Inorganics 02 00410 g007 1024
Figure 7. SEM images of two selected samples: titania milled with dodecylphosphonic acid (DDPA) at 200 rpm for 12 h (left) and at 300 rpm for 48 h (right). The size of the particles decreases with increasing energy input, but both samples are agglomerated and not uniformly shaped.

Click here to enlarge figure

Figure 7. SEM images of two selected samples: titania milled with dodecylphosphonic acid (DDPA) at 200 rpm for 12 h (left) and at 300 rpm for 48 h (right). The size of the particles decreases with increasing energy input, but both samples are agglomerated and not uniformly shaped.
Inorganics 02 00410 g007 1024

Due to abrasion of the grinding bowl, a contamination of the samples cannot be avoided but it is expected to be insignificantly small. X-ray fluorescence spectroscopy was used to analyze these impurities (Figure 8). The results confirm that the contamination of the samples due to abrasion of the grinding bowl is negligible. The contamination increases with increasing milling time and rotational speed.

The samples after the milling process show a grey discoloration which becomes more intensive with increasing milling time and speed (Figure 9). Based on the fact that starting materials, TiO2 and DDPA, as well as the grinding bowl material are white, this discoloration must have another origin than the impurities due to the abrasion of the grinding bowl. Electron paramagnetic resonance was applied to clarify the reason for the mentioned discoloration (see Supplementary Information Figure S15). The results indicate the presence of Ti3+ ions which are known to entail a darkening of the material [21]. An explanation for the appearance of a subvalent Ti species is the fact that the DDPA acts not only as a coupling but also as a reducing agent under the harsh conditions present during the milling process. Most likely, the organic moiety is oxidized to phenolic/chinoide species or split off from the coupling agent molecule, respectively. However, as the concentration of Ti3+ is low, the amount of possible oxidation products for DDPA in the washing solution is clearly below the detection limit of NMR spectroscopy. Therefore, an identification of these side products was not successful.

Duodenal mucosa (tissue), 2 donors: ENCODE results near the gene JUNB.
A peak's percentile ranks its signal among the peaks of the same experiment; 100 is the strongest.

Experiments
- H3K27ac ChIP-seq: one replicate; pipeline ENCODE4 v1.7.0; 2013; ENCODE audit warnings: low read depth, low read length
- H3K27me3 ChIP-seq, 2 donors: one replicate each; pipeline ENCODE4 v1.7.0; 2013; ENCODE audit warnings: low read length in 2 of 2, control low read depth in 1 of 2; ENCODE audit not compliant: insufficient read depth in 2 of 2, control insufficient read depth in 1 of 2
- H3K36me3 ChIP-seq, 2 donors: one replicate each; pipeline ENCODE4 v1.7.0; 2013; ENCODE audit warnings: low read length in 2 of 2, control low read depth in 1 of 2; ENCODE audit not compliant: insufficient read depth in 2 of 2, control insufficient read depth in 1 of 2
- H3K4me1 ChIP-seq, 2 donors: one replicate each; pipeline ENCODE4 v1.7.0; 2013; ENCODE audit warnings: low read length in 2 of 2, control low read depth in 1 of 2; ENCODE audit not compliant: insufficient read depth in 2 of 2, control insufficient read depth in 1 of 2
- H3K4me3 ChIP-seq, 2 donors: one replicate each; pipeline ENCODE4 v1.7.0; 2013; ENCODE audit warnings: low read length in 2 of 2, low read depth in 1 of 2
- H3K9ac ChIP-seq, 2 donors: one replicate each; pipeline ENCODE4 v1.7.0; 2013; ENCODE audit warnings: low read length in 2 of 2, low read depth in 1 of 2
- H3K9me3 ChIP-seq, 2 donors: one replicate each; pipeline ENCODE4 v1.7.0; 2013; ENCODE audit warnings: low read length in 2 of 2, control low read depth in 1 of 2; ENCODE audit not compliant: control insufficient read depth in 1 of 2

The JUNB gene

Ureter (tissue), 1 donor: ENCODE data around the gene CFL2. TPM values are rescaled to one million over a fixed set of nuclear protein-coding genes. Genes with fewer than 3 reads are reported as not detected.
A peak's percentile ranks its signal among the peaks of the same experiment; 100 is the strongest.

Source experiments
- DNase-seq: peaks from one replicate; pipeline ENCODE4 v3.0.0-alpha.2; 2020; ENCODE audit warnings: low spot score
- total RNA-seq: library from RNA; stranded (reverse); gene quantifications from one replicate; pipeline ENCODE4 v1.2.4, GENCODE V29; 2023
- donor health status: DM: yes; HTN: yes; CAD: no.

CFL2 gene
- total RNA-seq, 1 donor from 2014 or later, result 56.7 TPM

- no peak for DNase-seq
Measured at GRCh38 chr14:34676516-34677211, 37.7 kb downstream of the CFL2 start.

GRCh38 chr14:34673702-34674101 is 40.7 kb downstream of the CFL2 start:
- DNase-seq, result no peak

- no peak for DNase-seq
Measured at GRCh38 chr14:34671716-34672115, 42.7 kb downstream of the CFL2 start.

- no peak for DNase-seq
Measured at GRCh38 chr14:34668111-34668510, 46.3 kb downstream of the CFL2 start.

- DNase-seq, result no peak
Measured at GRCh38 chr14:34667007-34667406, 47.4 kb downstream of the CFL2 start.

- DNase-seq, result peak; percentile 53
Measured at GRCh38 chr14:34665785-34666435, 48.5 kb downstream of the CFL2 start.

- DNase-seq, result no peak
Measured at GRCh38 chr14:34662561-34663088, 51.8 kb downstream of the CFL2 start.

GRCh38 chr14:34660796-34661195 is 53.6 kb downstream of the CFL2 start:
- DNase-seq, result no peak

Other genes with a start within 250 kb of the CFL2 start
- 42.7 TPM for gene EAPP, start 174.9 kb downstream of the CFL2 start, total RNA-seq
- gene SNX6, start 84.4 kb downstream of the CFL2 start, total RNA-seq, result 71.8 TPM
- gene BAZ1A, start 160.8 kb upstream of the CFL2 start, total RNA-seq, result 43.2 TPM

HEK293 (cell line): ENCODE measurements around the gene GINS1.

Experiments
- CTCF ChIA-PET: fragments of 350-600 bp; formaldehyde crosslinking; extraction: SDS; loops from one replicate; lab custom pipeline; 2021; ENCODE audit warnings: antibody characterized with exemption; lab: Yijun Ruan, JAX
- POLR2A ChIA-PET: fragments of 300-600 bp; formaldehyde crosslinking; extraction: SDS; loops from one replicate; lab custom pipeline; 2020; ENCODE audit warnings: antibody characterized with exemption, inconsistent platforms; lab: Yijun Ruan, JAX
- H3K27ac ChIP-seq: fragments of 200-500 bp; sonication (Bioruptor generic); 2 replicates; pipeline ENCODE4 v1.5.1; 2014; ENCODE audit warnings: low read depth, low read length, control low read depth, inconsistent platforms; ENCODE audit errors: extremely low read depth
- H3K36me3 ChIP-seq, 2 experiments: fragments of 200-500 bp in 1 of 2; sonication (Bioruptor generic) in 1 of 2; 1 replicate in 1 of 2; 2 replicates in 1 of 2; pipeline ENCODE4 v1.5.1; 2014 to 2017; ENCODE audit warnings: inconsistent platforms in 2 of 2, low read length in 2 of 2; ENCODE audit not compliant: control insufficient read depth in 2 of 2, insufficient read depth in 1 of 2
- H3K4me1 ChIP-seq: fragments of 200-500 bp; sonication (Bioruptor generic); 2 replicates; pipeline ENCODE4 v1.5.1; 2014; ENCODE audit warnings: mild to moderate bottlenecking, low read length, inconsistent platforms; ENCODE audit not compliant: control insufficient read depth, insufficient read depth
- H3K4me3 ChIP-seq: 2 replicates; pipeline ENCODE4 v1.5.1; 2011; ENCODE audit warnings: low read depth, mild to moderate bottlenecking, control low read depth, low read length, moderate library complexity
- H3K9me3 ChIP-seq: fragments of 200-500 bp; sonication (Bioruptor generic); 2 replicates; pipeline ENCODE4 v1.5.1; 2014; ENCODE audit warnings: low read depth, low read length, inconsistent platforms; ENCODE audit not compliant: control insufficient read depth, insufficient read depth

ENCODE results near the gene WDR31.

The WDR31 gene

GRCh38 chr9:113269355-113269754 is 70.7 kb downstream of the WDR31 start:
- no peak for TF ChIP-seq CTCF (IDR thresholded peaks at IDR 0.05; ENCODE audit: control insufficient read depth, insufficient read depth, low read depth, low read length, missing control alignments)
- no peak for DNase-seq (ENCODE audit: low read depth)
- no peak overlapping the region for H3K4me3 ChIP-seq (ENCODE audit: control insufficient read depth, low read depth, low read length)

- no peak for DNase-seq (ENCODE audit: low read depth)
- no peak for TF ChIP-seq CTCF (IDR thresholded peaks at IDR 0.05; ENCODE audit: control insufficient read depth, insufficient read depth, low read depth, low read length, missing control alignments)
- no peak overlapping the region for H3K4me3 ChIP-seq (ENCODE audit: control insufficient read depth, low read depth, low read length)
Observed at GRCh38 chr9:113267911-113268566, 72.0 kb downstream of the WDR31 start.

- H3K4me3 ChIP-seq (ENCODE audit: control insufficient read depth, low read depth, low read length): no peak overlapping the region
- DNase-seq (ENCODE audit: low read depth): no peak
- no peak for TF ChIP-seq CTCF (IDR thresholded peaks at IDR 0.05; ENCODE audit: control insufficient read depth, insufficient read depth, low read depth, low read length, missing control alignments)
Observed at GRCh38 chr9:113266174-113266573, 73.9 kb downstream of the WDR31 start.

Inorganics 02 00410 g008 1024
Figure 8. Impurities introduced by the grinding bowl according to (a) rotational speed (rpm) or (b) milling time determined by X-ray fluorescence spectroscopy, titania milled with dodecylphosphonic acid.

Click here to enlarge figure

Figure 8. Impurities introduced by the grinding bowl according to (a) rotational speed (rpm) or (b) milling time determined by X-ray fluorescence spectroscopy, titania milled with dodecylphosphonic acid.
Inorganics 02 00410 g008 1024
Inorganics 02 00410 g009 1024
Figure 9. Images of some selected samples: (a) TiO2 (b) 200 rpm/12 h (c) 200 rpm/48 h (d) 300 rpm/12 h (e) 300 rpm/48 h. The grey discoloration increases with increasing energy input.